British Aerospace (Hawker-Siddeley) Hawk
The Royal Air Force's primary jet trainer was developed in the early 1970s as a successor of the Folland Gnat. Hawker-Siddeley responded to the requirement with model P.1182, that received the name Hawk. It proved to be a popular training aircraft and even an export success.
The Hawk is a single engine jet with several specific elements that make it stand out between similar aircraft. Typical are the small, flattened oval shaped air intakes in front of the wing roots and the curved leading edge of the vertical stabiliser. Also note the horizontal stabiliser with significant anhedral. The canopy looks much like that of the MB339.
How to recognise the different versions of the British Aerospace Hawk will be added later.
Confusion possible with
Soko G-4 Super Galeb
The Super Galeb may be aircraft looking the closest to the Hawk. But the vertical stabiliser has no curved leading edge, making a mix-up less likely than it may seem at first.
Clearly another look-a-like of the Hawk, but with straight wings and also no curved leading edge of the vertical stabiliser. The tail is more similar to that of the MB339. (photo: Cătălin Cocîrlă/WikiMedia)
Especially the nose section of the MB339 is very similar to that of the Hawk. The landing gear is shorter though and the air intakes are nearly round. Furthermore the MB339 has straight wings and no curved leading edge of the vertical stabiliser.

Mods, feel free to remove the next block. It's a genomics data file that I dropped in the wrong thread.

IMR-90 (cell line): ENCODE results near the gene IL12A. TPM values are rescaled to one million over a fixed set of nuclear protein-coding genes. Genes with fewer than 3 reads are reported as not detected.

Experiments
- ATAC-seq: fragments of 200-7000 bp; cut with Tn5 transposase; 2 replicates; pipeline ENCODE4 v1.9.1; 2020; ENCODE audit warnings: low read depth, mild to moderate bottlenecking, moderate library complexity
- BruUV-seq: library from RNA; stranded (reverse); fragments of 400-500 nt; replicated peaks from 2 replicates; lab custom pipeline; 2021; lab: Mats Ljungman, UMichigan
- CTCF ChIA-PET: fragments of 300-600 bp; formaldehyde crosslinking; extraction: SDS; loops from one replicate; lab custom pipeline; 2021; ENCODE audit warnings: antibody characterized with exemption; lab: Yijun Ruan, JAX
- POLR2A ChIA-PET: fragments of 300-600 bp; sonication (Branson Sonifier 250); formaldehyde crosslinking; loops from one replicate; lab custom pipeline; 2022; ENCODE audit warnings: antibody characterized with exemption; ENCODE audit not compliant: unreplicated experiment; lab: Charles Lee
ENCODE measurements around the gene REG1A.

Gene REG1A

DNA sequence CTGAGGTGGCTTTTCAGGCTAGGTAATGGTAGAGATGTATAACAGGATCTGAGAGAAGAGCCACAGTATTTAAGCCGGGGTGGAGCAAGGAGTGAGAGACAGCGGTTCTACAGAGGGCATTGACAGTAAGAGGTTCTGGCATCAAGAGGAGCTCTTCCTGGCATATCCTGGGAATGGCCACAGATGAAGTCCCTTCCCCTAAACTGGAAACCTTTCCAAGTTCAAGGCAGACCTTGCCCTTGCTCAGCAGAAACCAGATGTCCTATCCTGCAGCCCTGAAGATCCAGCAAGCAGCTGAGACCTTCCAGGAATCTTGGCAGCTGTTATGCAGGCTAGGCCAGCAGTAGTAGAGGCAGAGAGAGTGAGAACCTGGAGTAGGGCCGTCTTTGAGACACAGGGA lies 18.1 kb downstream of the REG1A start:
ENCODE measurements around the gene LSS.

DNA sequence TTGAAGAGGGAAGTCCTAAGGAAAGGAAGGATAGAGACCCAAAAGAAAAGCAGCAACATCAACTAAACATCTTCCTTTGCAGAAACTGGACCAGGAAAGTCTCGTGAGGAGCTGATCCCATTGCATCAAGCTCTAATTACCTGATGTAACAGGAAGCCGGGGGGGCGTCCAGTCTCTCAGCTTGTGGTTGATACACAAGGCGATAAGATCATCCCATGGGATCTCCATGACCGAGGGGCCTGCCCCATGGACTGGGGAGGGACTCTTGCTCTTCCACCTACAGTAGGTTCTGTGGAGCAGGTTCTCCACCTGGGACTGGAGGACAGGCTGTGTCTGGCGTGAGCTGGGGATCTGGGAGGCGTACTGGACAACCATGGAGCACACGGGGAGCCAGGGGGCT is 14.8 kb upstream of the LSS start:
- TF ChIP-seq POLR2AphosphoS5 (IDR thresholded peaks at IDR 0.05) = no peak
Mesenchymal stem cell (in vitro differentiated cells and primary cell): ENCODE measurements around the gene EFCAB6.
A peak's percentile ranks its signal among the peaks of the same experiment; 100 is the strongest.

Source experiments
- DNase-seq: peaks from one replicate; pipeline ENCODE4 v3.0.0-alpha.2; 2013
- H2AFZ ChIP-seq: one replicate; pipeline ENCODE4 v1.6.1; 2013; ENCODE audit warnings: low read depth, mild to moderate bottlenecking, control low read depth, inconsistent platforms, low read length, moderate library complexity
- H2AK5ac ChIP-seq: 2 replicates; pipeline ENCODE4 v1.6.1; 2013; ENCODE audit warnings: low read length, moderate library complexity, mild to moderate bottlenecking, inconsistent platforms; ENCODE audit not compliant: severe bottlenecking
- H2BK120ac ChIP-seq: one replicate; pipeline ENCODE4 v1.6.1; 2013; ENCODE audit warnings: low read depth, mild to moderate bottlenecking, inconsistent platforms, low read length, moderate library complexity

The MB326 is the predecessor of the MB339 above, but looks less like the Hawk. Similar to the MB339 the MB326 has straight wings, small, nearly round air intakes and no curved leading edge of the vertical stabiliser.
The CASA Aviojet has a sort of long and narrow bean-shaped air intakes. The exhaust is below the horizontal stabiliser, before the end of the fuselage. Like the other look-a-likes of the Hawk it lacks the curved leading edge of the tail.
Aero L-39 Albatross
The Aero Albatros also has bigger air intakes than the Hawk. They have the shape of half circles, and are placed at the side of the fuselage, just after the cockpit. In addition the Albatross has straight wings.